Never miss an episode: Subscribe to "So, That Happened" on iTunes, and if you like what you hear, please leave a review. We also encourage you to check out other HuffPost podcasts: HuffPost Comedy's "Too Long; Didn't Listen," the HuffPost Weird News podcast, HuffPost Politics' "Drinking and Talking," HuffPost Live's "Fine Print" and HuffPost Entertainment's podcast.

This podcast was edited by Ibrahim Balkhy and engineered by Brad Shannon, with assistance from Christine Conetta, Chris Gentilviso and Adriana Usero.

Have a story you'd like to hear discussed on "So, That Happened"? Email us at your convenience!

So, That Happened: Congress Delivered Its State Of Disarray

Jason Linkins   |   January 24, 2015    7:30 AM ET

So, that happened: This week, President Barack Obama delivered his sixth State of the Union address before a joint session of Congress now completely controlled by his opposition. The Huffington Post's Sabrina Siddiqui was there, and she joins us to discuss the oration and the reaction.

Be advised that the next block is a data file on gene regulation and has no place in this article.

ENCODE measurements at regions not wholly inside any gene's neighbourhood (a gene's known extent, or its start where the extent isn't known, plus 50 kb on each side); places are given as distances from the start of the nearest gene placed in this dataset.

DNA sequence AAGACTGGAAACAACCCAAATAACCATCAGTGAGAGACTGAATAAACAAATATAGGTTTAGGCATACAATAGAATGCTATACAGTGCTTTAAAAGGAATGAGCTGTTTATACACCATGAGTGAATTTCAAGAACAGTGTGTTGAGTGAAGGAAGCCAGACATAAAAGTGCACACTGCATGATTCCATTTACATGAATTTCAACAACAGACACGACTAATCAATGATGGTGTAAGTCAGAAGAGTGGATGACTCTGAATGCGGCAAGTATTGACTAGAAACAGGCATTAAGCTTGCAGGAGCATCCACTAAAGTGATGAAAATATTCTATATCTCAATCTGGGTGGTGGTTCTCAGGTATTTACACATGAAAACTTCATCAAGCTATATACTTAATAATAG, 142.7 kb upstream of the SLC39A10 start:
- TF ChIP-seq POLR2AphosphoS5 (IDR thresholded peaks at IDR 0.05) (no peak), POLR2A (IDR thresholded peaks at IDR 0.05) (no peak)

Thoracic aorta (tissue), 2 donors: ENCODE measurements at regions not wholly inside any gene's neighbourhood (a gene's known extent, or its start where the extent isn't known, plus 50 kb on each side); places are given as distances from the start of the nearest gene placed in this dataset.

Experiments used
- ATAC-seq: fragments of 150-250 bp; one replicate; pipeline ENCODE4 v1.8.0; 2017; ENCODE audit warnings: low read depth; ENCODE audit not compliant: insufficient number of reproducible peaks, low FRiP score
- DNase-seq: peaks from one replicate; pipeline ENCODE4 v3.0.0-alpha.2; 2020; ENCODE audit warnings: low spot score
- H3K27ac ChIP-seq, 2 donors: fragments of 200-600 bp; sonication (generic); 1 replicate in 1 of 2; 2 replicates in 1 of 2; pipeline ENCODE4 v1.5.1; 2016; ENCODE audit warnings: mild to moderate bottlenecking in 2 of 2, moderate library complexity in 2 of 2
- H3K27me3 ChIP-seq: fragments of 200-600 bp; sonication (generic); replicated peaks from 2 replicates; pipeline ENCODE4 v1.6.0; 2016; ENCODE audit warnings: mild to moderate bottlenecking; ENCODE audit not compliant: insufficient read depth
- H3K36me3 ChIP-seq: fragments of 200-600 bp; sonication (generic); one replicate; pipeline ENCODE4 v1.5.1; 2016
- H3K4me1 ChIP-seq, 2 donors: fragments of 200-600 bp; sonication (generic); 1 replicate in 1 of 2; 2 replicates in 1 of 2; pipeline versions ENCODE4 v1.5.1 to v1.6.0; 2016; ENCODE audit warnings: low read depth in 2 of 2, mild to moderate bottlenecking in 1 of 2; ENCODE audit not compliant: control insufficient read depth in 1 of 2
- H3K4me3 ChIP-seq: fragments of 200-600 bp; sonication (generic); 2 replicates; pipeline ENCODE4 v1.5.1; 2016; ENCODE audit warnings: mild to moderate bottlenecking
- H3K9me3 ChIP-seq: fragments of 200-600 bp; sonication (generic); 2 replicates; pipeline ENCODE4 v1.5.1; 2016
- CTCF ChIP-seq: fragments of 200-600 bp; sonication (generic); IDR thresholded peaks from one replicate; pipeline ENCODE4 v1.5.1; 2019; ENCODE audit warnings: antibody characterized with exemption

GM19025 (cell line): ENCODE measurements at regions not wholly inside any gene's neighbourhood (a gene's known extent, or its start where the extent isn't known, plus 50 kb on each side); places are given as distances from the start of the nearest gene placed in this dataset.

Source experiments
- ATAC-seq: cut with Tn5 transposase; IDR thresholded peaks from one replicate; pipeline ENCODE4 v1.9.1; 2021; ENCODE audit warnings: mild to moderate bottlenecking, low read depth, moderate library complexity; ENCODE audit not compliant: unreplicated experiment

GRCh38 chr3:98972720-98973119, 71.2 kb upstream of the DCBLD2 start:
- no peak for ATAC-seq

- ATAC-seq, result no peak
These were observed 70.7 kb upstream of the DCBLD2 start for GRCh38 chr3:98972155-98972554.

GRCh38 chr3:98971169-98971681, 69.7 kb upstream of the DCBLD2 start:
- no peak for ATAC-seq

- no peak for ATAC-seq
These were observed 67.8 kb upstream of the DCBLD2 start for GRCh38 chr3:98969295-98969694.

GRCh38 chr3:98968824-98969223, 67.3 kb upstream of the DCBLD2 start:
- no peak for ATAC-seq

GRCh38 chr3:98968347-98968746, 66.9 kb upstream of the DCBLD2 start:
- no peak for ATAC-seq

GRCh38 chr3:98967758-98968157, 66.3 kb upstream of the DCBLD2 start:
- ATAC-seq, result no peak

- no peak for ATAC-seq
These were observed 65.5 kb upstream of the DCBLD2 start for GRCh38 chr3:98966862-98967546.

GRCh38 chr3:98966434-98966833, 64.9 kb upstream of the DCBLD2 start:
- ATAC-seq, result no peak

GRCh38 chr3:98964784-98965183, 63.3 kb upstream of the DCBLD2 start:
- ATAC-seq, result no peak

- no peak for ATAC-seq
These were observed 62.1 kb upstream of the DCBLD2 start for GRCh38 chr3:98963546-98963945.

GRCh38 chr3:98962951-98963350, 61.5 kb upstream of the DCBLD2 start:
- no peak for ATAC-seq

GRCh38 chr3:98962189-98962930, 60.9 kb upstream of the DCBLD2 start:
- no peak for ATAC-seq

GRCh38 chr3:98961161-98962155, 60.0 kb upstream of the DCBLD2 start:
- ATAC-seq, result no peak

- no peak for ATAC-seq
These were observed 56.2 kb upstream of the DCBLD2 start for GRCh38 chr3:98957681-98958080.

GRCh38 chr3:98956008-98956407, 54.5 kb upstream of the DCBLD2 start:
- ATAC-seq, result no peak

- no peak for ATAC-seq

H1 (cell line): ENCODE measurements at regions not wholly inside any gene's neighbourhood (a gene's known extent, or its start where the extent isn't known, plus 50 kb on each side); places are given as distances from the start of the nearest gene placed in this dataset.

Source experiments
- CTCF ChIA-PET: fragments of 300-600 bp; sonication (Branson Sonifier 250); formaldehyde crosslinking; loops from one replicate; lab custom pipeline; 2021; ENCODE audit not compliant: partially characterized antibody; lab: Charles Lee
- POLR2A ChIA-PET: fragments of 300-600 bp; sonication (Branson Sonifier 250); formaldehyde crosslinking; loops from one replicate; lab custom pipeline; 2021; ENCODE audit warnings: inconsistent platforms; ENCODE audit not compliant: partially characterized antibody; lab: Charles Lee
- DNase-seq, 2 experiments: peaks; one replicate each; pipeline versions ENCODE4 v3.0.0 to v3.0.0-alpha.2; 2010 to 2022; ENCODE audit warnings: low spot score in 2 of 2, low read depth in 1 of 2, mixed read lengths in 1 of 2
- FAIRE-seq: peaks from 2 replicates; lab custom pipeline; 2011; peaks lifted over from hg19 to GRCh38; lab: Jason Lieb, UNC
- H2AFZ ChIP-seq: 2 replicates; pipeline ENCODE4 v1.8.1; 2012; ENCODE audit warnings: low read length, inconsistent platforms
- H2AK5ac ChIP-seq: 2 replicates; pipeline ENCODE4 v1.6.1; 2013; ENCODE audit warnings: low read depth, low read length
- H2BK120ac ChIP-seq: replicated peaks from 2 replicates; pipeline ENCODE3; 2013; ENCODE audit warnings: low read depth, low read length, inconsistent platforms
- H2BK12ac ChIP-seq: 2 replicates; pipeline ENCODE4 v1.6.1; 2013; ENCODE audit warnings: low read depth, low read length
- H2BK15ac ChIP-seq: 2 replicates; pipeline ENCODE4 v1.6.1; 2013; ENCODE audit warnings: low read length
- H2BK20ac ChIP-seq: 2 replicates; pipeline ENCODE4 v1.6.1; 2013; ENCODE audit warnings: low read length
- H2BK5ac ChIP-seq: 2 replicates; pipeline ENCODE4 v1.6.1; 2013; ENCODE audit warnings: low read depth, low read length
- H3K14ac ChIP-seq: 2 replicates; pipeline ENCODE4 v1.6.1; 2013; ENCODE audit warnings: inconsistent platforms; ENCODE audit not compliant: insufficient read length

Listen to this week's "So, That Happened" below:

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Some highlights from this week:

"It was honestly, by all accounts, Obama feeling as though he's been completely freed of the politics that have marred especially the last two years of his presidency." -- Sabrina Siddiqui

In Tuesday's speech, the most newsworthy moment came when the President emphasized the importance of what he called "middle-class economics." The quick, hot take was that by doing so, Obama was opening a new round of combat with Republicans. We'll discuss how a focus on the middle class will also present a challenge for Democrats -- and for our political culture in general.

"There's a more general call to claw back wealth accrued by the 1 percent and spread it around more fairly in a larger population that has not made it out from the Great Recession. This is something that may be the most difficult part of the whole State of the Union address to finesse." -- Jason Linkins